Astronomy February 2014

Astronomy February 2014

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Does methane flow on Titan?
by Robert Zimmerman
Scientists are eager to prove that the river valleys and streambeds on Saturnís largest moon carry liquid methane to its vast lakes.

Searching for smart life around small stars
by Seth Shostak
Researchers have set their sights on red dwarfs in hopes of making a big discovery.

New light on our Sun's fate
by Jason Kalirai
The Sun will lose 46 percent of its mass before becoming a carbon and oxygen cinder in 6.5 billion years. Hereís how astronomers know its destiny.

Comet ISONís opening act
by Michael E. Bakich
The most anticipated comet in decades got off to a good start.

Where other astrophotographers fear to tread
by Thomas V. Davis
Thomas V. Davis is committed to shedding light on the dusty, dark parts of the universe through his portraits of nebulae.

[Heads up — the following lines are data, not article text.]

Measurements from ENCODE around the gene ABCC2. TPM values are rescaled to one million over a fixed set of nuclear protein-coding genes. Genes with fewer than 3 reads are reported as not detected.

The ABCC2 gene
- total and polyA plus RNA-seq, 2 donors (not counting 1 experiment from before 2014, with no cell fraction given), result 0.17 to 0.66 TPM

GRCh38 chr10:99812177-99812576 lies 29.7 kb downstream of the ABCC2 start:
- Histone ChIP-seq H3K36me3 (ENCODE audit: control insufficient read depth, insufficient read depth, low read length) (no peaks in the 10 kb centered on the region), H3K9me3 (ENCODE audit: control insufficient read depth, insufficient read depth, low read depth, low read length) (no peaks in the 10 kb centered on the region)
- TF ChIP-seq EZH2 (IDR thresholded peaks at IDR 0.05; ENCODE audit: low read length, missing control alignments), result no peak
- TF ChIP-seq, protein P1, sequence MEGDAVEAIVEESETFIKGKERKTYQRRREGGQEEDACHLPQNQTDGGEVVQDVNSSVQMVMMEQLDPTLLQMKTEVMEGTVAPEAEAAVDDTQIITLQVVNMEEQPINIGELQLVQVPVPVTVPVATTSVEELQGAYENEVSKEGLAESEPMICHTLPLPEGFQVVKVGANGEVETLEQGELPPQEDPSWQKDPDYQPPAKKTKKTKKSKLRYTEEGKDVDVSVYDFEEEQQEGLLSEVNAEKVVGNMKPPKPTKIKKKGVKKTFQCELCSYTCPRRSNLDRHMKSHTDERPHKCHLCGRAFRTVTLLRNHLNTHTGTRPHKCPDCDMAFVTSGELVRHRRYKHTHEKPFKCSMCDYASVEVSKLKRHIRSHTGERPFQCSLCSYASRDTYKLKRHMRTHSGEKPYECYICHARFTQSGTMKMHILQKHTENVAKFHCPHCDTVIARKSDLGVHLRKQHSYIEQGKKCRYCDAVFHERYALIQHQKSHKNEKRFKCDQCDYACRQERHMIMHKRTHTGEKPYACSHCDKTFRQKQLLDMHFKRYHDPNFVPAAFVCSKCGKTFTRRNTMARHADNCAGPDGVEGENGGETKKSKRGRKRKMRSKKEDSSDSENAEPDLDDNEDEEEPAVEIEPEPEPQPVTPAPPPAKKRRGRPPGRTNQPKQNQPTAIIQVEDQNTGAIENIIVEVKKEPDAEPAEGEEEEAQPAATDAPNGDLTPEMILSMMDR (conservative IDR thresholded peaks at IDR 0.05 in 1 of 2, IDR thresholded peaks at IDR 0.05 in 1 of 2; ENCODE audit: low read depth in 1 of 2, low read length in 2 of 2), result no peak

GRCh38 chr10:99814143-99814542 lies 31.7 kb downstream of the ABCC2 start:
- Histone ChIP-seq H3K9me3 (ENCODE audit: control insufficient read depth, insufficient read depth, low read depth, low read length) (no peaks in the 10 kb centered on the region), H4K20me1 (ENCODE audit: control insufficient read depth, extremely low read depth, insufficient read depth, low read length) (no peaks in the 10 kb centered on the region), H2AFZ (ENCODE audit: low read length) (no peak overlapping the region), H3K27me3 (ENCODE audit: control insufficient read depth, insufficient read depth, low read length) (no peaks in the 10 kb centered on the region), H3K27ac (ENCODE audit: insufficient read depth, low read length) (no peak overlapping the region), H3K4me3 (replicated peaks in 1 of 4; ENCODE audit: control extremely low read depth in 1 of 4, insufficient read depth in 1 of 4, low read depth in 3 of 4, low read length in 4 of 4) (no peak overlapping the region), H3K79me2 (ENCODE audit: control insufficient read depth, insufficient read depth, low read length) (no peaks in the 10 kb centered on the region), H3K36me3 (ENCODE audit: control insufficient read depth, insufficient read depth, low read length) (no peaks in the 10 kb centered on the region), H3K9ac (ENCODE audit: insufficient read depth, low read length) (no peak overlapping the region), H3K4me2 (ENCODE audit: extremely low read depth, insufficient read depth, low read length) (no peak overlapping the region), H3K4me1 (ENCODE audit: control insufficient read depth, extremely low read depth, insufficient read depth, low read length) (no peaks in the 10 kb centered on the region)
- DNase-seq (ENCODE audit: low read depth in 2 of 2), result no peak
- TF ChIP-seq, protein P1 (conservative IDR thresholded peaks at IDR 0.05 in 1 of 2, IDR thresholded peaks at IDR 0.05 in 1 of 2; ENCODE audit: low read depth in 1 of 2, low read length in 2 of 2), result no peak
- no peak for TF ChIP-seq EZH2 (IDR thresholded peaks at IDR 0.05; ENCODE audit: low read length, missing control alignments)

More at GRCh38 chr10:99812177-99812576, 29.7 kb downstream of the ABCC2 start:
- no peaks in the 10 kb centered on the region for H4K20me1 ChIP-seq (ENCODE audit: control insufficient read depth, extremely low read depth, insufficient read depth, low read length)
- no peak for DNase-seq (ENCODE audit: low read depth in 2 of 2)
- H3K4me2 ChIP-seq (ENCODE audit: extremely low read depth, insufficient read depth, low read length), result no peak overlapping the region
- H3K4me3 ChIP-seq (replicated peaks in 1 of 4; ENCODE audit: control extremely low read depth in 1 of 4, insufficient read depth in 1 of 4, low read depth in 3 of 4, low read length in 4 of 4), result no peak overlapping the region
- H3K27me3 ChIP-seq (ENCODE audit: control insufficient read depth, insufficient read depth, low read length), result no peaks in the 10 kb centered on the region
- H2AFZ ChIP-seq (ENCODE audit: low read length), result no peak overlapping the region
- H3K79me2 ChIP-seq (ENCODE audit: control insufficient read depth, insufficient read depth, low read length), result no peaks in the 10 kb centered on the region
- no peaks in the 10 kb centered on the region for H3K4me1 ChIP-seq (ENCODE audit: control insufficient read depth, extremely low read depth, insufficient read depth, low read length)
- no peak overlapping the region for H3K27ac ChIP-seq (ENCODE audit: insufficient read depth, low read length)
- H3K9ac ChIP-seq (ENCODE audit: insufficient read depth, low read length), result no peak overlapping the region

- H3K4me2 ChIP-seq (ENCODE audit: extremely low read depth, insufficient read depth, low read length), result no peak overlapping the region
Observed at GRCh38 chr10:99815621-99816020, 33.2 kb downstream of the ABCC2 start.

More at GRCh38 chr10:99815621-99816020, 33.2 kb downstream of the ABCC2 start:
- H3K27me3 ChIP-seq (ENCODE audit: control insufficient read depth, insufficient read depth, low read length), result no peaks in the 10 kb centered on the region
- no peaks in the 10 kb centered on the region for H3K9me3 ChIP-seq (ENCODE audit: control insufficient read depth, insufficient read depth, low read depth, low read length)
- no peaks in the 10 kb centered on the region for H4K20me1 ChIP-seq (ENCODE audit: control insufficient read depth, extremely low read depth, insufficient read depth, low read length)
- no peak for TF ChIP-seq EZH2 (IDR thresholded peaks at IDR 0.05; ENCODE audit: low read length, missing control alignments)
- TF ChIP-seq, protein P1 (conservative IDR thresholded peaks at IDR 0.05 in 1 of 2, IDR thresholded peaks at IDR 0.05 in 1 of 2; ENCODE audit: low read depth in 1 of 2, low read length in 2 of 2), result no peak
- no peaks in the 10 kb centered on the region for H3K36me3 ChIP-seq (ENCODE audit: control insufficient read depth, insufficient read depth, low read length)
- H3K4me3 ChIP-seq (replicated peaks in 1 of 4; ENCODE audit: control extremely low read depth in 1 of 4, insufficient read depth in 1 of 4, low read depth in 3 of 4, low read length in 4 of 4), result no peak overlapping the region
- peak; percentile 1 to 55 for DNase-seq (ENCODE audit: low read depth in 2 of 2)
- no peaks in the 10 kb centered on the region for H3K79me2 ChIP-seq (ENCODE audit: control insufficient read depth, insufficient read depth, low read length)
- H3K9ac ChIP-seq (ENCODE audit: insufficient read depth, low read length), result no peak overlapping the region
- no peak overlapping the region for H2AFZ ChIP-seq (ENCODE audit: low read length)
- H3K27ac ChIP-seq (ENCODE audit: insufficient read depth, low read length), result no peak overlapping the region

What are we learning from cosmic dust?
by Meenakshi Wadhwa
Tiny particles in the solar system may answer some of its biggest questions.

Astronomy tests Levenhukís new refractor
by Tom Trusock
The Ra R110 ED Doublet OTA offers high-quality optics, good portability, and nice styling ó all at a great price.

Explore the Trumpler classes of clusters
by Michael E. Bakich
Since 1930, astronomers have divided the thousands of open clusters into 36 types. Find out what makes them different.



Astronomy, 2014, February


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